My Television is a Turkey

It’s Thanksgiving week and I’m truly, exceedingly grateful.

But I know so many good and talented people will be offering amazing, reflective pieces discussing gratitude and grace, that I thought I would be contrary.

I’m feeling a little ornery because I can’t turn on my TV.

This is such a ridiculous, first world, stupid “problem” in which to “reflect”, I thought, why not chase this crazy to see where we land?

So here we are.

In truth, it’s been years since I’ve felt like I had the upper hand when it comes to mastering my TV. (By “mastering” I mean turning it on and watching a show.) I have sought and received numerous tutorials from my husband and kids and think I have it down but then something alters the system – my world gets rocked by an Xbox plug in or we lose power as frequently happens out here in the woods – and then it’s all wiped away.

It takes three clickers (okay, “remotes” for you sophisticates) to fire up the beast and I’m told which clicker I use depends on “what it is exactly I want to do.”

Frustrating.  I WANT TO WATCH TV!

So I’ve mostly given up. I have Hulu on my phone so I don’t miss my games. I watch that itty bitty screen while the huge, widescreen TV sits there, with the big, beautiful, perfect (to quote the President) cozy couch sitting in front of it completely empty, mocking my incompetence.

Last Christmas I bought myself a record player and I LOVE IT!  It speaks my language. Put the record on the turntable.  Turn the knob to “on.”  Put the needle on the record. That’s it. My record player plugs in the wall and doesn’t talk to me or listen to me.

It just plays sweet, scratchy sound from bygone days before I took in one Twitter too many.  

Today is all about technology right at our fingertips. The world in our grubby little mitts. It’s all so easy, so perfectly convenient.

For those of you of an age who get the reference, it’s The Jetsons, here and now.  

Yet if progress is so dang wonderful, why do so many seem to feel so bad?

Or is it simply a case because of social media and everything else we are far more aware of the burdens folks carry these days? 

I don’t know.

I do think that so much technology has made reality unreal if that makes sense?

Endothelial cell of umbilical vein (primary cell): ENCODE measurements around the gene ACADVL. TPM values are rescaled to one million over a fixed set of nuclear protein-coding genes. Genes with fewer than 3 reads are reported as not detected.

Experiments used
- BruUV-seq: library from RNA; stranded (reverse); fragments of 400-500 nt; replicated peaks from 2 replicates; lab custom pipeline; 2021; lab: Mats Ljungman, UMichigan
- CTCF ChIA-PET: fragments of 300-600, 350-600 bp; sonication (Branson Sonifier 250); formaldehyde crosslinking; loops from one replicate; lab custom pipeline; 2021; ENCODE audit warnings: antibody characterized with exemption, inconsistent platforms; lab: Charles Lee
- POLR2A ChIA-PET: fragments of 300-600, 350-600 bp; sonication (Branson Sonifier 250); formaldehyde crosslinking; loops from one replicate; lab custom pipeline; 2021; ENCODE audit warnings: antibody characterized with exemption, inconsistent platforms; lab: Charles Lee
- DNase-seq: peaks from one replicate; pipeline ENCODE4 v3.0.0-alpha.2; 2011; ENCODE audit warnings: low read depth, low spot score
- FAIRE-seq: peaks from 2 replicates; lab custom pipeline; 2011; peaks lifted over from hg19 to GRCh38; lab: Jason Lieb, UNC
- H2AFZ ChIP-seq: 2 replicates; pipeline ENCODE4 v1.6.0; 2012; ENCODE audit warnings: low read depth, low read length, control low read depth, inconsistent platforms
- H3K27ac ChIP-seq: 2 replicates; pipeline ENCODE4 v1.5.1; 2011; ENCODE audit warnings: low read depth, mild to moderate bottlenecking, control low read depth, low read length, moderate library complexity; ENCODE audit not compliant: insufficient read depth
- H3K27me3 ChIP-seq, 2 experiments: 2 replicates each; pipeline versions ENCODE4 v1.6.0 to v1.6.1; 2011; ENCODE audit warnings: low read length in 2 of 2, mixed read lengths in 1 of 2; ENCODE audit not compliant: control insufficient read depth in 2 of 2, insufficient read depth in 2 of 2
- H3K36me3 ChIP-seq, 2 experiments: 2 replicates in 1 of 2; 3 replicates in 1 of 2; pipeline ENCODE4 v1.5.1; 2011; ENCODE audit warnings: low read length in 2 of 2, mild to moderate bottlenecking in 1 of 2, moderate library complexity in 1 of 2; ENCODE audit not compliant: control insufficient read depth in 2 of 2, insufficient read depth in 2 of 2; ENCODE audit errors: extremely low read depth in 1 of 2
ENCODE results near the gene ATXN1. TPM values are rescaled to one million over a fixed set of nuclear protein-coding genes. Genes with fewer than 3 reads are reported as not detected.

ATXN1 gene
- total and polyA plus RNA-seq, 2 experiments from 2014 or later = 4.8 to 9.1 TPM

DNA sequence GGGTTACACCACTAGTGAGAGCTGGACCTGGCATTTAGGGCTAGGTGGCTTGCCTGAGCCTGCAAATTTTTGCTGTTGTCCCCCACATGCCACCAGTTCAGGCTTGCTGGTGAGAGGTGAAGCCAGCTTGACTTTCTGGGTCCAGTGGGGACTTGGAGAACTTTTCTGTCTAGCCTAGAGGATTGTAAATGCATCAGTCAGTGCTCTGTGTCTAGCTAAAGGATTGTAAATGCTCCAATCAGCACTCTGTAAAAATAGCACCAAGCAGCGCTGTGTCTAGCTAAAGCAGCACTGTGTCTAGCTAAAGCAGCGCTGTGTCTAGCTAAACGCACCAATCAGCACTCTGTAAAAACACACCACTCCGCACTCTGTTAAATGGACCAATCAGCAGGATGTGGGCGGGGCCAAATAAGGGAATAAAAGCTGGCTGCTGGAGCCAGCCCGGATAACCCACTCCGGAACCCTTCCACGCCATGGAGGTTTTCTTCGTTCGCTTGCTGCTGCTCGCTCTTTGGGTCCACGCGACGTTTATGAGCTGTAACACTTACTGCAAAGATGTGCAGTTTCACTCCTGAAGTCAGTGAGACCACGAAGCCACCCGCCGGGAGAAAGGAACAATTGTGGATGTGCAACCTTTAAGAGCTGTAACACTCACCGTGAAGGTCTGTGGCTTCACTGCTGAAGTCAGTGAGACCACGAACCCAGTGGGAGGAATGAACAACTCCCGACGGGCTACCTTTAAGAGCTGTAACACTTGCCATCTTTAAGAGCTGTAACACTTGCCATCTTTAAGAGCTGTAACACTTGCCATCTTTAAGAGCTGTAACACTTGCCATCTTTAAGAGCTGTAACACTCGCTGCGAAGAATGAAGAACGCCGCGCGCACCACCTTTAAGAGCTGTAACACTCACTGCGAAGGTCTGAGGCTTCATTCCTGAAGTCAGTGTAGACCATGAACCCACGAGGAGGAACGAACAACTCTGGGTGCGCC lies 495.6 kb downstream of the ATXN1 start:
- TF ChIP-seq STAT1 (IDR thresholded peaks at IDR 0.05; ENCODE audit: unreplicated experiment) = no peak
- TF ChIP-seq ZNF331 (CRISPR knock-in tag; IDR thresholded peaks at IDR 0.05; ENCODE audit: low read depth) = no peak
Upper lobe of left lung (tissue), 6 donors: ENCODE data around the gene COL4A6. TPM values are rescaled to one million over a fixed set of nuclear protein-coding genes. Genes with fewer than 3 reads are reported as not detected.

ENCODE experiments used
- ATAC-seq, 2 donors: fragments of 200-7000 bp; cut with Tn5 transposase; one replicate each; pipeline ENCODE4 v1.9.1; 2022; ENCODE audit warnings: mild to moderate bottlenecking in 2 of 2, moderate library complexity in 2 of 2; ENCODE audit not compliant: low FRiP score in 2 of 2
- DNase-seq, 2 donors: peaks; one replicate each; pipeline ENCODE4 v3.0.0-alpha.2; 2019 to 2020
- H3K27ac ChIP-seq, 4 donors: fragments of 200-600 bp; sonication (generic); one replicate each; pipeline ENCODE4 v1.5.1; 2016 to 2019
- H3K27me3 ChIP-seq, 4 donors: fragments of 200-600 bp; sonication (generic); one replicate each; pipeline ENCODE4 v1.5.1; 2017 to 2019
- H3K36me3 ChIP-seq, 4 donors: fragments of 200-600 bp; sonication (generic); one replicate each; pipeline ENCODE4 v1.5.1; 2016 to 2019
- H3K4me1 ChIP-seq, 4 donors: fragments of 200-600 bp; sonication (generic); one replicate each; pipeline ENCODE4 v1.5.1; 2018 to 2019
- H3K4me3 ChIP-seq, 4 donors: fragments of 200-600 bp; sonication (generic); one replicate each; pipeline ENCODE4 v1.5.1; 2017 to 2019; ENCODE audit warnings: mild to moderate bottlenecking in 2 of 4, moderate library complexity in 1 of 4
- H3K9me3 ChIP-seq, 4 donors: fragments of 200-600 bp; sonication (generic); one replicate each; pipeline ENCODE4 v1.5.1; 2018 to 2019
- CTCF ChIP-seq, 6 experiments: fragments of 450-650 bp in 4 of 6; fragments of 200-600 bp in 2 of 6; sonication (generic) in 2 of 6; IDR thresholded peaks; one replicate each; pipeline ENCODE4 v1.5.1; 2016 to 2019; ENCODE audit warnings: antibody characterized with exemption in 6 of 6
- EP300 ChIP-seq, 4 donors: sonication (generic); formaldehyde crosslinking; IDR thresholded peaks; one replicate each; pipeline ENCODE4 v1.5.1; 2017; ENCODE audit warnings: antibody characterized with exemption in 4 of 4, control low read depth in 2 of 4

If you’ve grown up with an answer to almost every single question at your fingertips – when life is all but delivered to your door – it’s easy to understand how dealing with off screen adversity, like having to wait, or work, or trust, or go without might rattle you.

How do you explain patience to a generation that never experienced dial-up Internet let alone a dial tone?

I know I sound like an old person who can’t turn on her TV. Guilty as charged.

But I do miss days when stuff made sense – like when having a “virus” mostly meant you felt like crap and stayed in bed a few days – not cataclysmic computer doom.

It’s enough to make you want to throw up. 

I miss hefty Sunday newspapers and the promise of in-depth, well researched, and properly sourced stories that were impactful. 

I miss busy signals on phones – because that meant there was a living human being with whom you could expect to eventually speak, one who might listen to you and help you solve your problem rather than redirect your call to another automated voice. 

I miss having boxes of old photos and tangible memories instead of a phone full of memories I missed.

I worry about the cost of social media on kids and on their ability to relate, but then again, I marvel how wonderful it is that Facebook has allowed me to reconnect with the very first friends I remember from my childhood. And thanks to the magic of FaceTime, our son, who is half a world away serving in the South Carolina National Guard and gone for a year, hits us up, and just like that, there he is, his familiar face, filling up our screens and our hearts like he was here at home.  

It almost makes me wish we had that technology in 1991, when his dad and I were dating and he was in the Marine Corps. Back then a phone call on a landline was a luxury and letters via the US postal service were a staple. 

But now see, this isn’t good, because it reminds me that I miss letters. 

Remember (again, those of you of an age) when going to the mailbox each day held the promise of something exciting? It was especially magical when you were a kid and living on your parents’ dime. The possibility that some dearly missed friend or a mysterious pen pal had sent a missive you could secret away and savor by yourself or even better, that Nana had sent a card with a buck in it, made mail delivery something to be anticipated. 

I was going to say the only thing that really shows up in our mailbox are bills, but even those are mostly handled online now. So really our mailbox provides an extremely attractive safe haven for spiders and catrillions of credit card solicitations that we promptly toss.

So yep, technology killed the happy trip to the mailbox, too.

And yet anyone who has a loved one in the military or supports modern day dentistry, for example, has to ask would you want to go back in time or keep moving forward?

Even I have to concede the obvious.  

Maybe the best thing we can do is try as hard as we can to safeguard the things that truly do matter – those tenets that supersede even technology – values like gratitude and faith and family. Make sure they remain ageless no matter the age.

So I guess this blog really is about Thanksgiving after all.  

Here’s wishing you and yours a truly blessed one. 

As for me, I need to go prep the turkey and find someone in my house to turn on the TV.

As a young TV news reporter, Christy mistakenly drove the bad guys away from the crime scene.  If you're looking for a funny and inspirational speaker for your next event - contact Christy at or 803.908.7630. For information click HERE.

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